Below is an extract from John Ringo's just released zombie/military thriller. I'm a huge fan of Ringo's Posleen invasion series and have been waiting on this bad boy for over a year now. With this an Steve Stirling's The Given Sacrifice out as well, it's looking like a good readin' month. For those coming here straight from Twitter, there is a introduction to the series by the Lord of Ringo himself in the post above.
Snippet from Story One of Graveyard Sky (Light a Candle):
"Well," Kaplan said, catching the tossed rope. "I can see the family resemblance…"
Sophia had packed one 'good' outfit: a cream business suit and matching shoes. Which was what she was wearing. She was carrying a briefcase and had a backpack over her shoulder. And, because she wasn't stupid, she was wearing a nose/mouth respirator.
Faith on the other hand…
She had on body armor. And a full face mask respirator. And a tactical helmet. And a full coverage uniform. And tactical boots. And tactical gloves. And a radio. And a machete. And a kukri. And two or three more knives. And three, count 'em, three tasers, cause Uncle Tom hadn't mentioned (she couldn't carry) tasers…
"Do we have to go right back to the boat?" Sophia asked.
"It's getting dark," Steve said. "And there's a curfew."
"Which is hardly enforced," Tom said. "Even with the National Guard they're too busy rounding up infected."
"And it's getting dark," Steve noted.
"Up to the parents," Tom said, shrugging. "There are some clubs still open and I hear there's a more or less continuous concert going on in Washington Park. More of a rave, really."
"Concert?" Sophia said, her eyes lighting.
"In the dark," Steve said. "In zombie infested New York city."
"I've never been to a concert," Faith said, sadly. "I mean, that's one of those things you do when you're a teenager. The way things are going, I'll never get a chance. Or go to prom…" She sniffed.
"We are not going to a concert at night in a park in zombie infested New York!" Steve said. "And that's final!"
"This band sucks," Faith shouted…
(Yes, they went to the concert and, no, their father is never going to let it go.)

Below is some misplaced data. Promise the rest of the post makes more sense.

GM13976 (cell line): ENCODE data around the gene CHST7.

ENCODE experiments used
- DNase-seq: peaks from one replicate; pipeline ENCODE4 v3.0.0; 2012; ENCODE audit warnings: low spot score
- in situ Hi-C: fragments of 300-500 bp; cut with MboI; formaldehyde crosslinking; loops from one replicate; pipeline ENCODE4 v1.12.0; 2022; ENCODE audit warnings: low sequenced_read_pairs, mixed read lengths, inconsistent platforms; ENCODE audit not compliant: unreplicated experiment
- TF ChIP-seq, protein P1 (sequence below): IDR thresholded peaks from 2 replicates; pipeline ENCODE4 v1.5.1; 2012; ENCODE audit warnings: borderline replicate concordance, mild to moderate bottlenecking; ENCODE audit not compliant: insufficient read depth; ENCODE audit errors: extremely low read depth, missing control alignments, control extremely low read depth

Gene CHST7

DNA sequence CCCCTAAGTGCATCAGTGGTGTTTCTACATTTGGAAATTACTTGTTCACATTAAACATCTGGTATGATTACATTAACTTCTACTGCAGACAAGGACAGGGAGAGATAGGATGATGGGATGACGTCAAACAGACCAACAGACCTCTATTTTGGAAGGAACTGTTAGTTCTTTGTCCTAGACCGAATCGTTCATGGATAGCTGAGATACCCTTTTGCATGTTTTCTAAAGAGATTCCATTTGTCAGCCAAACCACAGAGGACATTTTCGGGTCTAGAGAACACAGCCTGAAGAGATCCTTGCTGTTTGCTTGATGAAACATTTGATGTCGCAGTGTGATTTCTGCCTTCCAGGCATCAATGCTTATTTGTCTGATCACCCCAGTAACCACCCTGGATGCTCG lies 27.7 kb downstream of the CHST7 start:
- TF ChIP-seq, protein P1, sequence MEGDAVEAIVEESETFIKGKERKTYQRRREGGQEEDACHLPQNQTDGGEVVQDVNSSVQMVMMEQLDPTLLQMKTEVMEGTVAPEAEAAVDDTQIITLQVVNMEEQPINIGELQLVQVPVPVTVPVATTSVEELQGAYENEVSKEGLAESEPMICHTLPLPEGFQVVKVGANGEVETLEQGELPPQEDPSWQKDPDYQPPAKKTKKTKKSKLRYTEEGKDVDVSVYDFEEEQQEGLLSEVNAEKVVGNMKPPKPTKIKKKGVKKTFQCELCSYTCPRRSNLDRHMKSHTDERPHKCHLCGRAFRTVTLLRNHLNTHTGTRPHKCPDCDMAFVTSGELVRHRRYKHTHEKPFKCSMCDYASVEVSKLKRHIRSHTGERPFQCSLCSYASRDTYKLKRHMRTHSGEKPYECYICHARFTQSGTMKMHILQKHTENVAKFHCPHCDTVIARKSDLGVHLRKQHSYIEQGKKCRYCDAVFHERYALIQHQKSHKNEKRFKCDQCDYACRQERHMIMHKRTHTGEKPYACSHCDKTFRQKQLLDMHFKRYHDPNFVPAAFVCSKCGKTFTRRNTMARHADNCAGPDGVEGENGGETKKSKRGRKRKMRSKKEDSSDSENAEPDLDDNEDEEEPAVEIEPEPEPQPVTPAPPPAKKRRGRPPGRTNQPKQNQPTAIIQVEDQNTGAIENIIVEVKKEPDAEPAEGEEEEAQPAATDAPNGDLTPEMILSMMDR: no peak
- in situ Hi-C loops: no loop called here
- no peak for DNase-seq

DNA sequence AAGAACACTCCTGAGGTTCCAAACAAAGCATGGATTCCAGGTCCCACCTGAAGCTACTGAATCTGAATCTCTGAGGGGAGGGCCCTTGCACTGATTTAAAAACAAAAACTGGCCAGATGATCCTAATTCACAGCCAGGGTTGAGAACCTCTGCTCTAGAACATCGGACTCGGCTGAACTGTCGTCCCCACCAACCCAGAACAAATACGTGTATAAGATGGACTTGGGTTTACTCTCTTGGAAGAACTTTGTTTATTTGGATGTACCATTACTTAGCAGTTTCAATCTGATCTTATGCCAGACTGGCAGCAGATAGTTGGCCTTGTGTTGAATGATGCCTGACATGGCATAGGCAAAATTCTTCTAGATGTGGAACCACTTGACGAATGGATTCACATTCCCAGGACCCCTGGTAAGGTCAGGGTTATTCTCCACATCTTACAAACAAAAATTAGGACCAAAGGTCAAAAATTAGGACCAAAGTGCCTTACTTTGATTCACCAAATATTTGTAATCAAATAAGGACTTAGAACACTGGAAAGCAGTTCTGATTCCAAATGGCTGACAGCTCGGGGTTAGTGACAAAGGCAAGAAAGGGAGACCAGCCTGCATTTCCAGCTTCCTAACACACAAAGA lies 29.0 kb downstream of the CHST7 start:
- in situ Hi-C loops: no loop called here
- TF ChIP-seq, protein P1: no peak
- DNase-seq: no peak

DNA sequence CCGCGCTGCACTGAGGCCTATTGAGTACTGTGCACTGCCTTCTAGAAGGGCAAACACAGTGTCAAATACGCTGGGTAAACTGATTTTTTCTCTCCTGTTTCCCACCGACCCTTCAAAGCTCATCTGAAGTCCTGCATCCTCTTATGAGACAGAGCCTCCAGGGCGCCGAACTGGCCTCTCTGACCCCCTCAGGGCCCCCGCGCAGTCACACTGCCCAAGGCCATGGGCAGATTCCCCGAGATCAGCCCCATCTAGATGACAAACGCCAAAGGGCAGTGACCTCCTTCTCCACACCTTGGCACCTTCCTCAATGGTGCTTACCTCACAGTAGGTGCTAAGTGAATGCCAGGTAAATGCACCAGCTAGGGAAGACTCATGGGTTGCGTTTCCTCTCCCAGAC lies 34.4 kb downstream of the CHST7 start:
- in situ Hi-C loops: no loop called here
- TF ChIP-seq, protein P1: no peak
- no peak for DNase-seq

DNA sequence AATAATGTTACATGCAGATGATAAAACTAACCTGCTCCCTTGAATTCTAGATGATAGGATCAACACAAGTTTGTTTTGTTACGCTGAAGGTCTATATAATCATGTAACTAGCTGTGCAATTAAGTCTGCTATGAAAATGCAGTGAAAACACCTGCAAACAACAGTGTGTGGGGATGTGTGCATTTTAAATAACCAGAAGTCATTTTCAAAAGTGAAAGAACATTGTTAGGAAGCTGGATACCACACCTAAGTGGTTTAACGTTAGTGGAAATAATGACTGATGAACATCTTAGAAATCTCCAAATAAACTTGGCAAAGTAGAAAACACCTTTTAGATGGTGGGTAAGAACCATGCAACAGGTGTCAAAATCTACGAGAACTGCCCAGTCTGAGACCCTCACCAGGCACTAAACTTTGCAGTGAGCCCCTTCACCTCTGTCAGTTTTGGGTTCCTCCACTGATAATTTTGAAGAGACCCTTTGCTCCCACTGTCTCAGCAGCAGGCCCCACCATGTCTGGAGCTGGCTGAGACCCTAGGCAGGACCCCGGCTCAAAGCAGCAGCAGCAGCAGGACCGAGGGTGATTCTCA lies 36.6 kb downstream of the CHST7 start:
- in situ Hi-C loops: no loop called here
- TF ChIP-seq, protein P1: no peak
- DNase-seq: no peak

Longer snippet from the concert portion:
Sophia was reloading, visually tracking another inbound target, when her arm was grabbed from behind.
"What are you doing?" Christine asked. "You can't shoot those people!"
" 'Can't', 'may not' and 'shouldn’t' are three different things," Sophia said, seating the magazine and letting the slide go forward. "And what I'm doing is protecting you. Why the hell are you still here?" She looked over her shoulder and was amazed that the concert was still going on. Thinking about it, Voltaire hadn't even missed a beat.
"They come every night," Todd said. "It's their concert."
"What?" Sophia asked, her eyes wide. "Don't they…? Don't you get attacked?"
"They bite some people," Christine said. "Sometimes they eat. I've been waiting to get bitten. But they haven't taken me, yet."
"WHAT?" Sophia screamed. The infected was inside fifteen meters so she put two rounds in her chest and turned back, keeping her weapon pointed downrange and looking over her shoulder. "WHAT? Are you flipping nuts? You WANT to be a zombie?"
"There's nothing to be afraid of if you're a zombie," Christine said, starting to cry. "You just are. You just exist. It's like…"
"It's like zen, you know?" Todd said, swaying back and forth. "You just exist in the moment, man. There's no stress. No school, no work, just eat or be eaten. It's like Rousseau's noble savage, the beast inside every man."
"You are absolutely batshit freaking nuts," Sophia said, looking back to the target zone. Another inbound. "I am not going to be turned into a zombie. My sister got infected but she pulled through and we are not going to be zombies. We are not."
"You just don't get it," Todd said. "Myrmidon."
"Idiot," Sophia said, double tapping the next inbound. She looked around and had time so she quickly reloaded her magazines.